Is there trouble brewing in Paradise?
We’ll find out Tuesday night.
Alleging that workers are being mistreated and management isn’t addressing problems with quality and safety, the United Auto Workers Local 2164 has scheduled a strike vote on Tuesday at the Corvette Assembly Plant in Bowling Green, Ky.
We know that Joe Biden loves his 1967 Corvette. But after seeing the new Corvette Stingray and Z06 at last month’s NAIAS, we’re pretty sure that the country’s vice president has a severe case of Corvette Fever for the new models.
Our Corvette-loving Vice President was captured on video talking to the UAW Legislative Conference on Wednesday. After highlighting several new autos from the different automakers, Biden ask the crowd to indulge him as he makes some comments about the new Corvette Stingray and the upcoming Corvette Z06.
Larry the Cable Guy’s Only in America TV show recently stopped in Bowling Green, Kentucky where he filmed a segment at the Corvette assembly plant. Larry proves that he wouldn’t be a good addition to the local labor force as we watch him touch a newly painted door and struggle with putting together a set of seat belts.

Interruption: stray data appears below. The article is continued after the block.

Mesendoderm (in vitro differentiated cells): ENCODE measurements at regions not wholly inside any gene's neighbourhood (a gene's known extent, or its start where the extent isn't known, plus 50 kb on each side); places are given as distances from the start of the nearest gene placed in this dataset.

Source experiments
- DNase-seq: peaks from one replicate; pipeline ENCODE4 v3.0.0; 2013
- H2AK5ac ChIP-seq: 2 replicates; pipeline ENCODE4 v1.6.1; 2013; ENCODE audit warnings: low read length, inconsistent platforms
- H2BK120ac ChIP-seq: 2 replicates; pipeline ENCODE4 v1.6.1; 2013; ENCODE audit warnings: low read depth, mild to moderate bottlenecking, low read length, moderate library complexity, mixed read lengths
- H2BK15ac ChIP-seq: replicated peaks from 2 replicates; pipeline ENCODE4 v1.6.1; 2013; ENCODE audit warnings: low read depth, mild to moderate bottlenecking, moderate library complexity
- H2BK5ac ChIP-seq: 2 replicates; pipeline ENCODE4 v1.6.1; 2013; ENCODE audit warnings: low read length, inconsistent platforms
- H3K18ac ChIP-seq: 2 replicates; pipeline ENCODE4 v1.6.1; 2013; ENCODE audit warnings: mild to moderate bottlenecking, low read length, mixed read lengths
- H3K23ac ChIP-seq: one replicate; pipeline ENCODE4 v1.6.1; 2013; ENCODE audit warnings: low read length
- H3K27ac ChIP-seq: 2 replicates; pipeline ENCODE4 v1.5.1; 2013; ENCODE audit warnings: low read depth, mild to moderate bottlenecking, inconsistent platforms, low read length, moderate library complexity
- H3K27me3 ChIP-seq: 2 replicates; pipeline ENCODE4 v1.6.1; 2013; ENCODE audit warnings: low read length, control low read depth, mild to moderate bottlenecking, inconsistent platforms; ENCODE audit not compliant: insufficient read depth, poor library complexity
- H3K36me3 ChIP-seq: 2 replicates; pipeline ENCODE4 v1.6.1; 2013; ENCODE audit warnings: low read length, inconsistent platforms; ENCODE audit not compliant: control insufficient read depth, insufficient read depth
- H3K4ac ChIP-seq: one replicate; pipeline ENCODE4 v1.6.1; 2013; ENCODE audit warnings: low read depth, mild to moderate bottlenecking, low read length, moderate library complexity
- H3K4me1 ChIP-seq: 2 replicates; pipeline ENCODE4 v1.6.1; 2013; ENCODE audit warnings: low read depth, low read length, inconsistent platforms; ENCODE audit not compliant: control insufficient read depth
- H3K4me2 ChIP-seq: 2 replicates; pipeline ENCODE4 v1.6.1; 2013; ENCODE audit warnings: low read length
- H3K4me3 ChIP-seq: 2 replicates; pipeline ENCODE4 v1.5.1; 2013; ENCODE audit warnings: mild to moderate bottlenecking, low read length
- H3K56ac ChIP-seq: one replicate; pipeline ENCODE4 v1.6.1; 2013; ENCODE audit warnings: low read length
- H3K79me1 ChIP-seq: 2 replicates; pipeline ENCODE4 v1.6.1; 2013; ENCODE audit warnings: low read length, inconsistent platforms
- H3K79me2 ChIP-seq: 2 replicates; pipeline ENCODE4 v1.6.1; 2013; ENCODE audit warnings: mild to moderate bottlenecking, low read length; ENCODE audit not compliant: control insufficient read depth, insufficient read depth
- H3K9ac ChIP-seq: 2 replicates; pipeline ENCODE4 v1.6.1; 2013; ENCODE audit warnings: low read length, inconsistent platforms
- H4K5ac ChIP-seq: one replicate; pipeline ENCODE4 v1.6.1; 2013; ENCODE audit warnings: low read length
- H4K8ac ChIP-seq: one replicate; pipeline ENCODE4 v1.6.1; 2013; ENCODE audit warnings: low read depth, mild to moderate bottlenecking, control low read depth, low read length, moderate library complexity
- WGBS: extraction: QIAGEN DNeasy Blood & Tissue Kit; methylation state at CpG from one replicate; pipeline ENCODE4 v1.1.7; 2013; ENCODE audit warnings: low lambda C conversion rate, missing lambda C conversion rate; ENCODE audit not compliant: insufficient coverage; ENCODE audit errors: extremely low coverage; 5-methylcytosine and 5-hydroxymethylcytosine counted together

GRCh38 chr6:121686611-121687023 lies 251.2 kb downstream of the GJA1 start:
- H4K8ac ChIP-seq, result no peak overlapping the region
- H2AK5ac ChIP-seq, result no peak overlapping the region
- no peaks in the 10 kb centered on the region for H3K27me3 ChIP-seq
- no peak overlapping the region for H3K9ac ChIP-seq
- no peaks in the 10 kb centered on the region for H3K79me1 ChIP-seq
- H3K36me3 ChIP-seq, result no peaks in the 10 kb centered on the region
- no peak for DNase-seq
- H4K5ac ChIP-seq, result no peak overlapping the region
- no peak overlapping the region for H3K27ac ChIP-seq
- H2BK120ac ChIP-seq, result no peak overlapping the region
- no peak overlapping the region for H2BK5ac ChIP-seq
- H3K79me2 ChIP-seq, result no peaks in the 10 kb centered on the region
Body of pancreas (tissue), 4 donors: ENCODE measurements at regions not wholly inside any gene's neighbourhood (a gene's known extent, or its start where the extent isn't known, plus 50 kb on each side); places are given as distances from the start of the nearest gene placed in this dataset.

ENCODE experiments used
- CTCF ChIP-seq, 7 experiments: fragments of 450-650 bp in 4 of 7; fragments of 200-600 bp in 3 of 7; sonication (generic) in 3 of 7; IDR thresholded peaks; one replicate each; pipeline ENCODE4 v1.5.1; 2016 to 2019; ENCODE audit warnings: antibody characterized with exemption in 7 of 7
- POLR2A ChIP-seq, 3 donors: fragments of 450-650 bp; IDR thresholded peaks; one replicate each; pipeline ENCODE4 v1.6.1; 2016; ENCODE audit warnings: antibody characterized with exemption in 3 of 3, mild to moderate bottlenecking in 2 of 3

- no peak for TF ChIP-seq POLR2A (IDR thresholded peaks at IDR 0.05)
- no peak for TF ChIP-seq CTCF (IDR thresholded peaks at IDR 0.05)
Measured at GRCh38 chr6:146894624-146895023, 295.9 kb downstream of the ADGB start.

St. Louis Today has an interesting article and an accompanying video about former St. Louis General Motors employees who transferred to Bowling Green in the 1980’s to keep their jobs assembling the Corvette. The transition from St. Louis to Bowling Green wasn’t particularly smooth for the transplanted UAW members as GM had promised new jobs to local Warren County residents. But many of those jobs failed to materialize as over 900 workers from St. Louis took advantage of a relocation offer and moved to Bowling Green with the Corvette.
Corvette owners who want to give feedback about their Corvette experiences – good or bad – now have a way to communicate directly with the members of the UAW Local 2164 that build their Corvette. Patrick Klein, Vice-president of UAW Local 2164, which represents the General Motors Assembly Plant in Bowling Green, announced the launch of their Corvette Customer Feedback blog.